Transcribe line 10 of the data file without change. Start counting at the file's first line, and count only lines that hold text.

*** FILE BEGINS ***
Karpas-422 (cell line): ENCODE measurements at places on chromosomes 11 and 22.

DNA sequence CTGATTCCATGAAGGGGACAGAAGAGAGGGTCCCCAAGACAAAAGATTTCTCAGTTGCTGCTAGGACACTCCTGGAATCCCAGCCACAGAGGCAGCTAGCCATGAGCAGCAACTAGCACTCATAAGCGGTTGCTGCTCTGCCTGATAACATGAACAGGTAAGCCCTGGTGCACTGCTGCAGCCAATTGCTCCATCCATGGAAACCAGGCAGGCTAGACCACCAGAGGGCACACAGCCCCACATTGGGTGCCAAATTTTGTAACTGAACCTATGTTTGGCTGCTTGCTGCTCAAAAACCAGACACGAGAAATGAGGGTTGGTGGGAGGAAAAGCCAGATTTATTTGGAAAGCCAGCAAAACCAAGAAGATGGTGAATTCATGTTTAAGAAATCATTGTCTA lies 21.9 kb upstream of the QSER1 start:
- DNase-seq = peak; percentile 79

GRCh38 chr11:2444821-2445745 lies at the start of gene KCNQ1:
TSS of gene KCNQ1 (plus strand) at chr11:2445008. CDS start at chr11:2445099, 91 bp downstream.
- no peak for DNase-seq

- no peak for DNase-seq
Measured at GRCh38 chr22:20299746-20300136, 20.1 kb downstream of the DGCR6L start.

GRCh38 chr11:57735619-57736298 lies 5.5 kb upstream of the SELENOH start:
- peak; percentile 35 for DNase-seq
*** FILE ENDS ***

- peak; percentile 35 for DNase-seq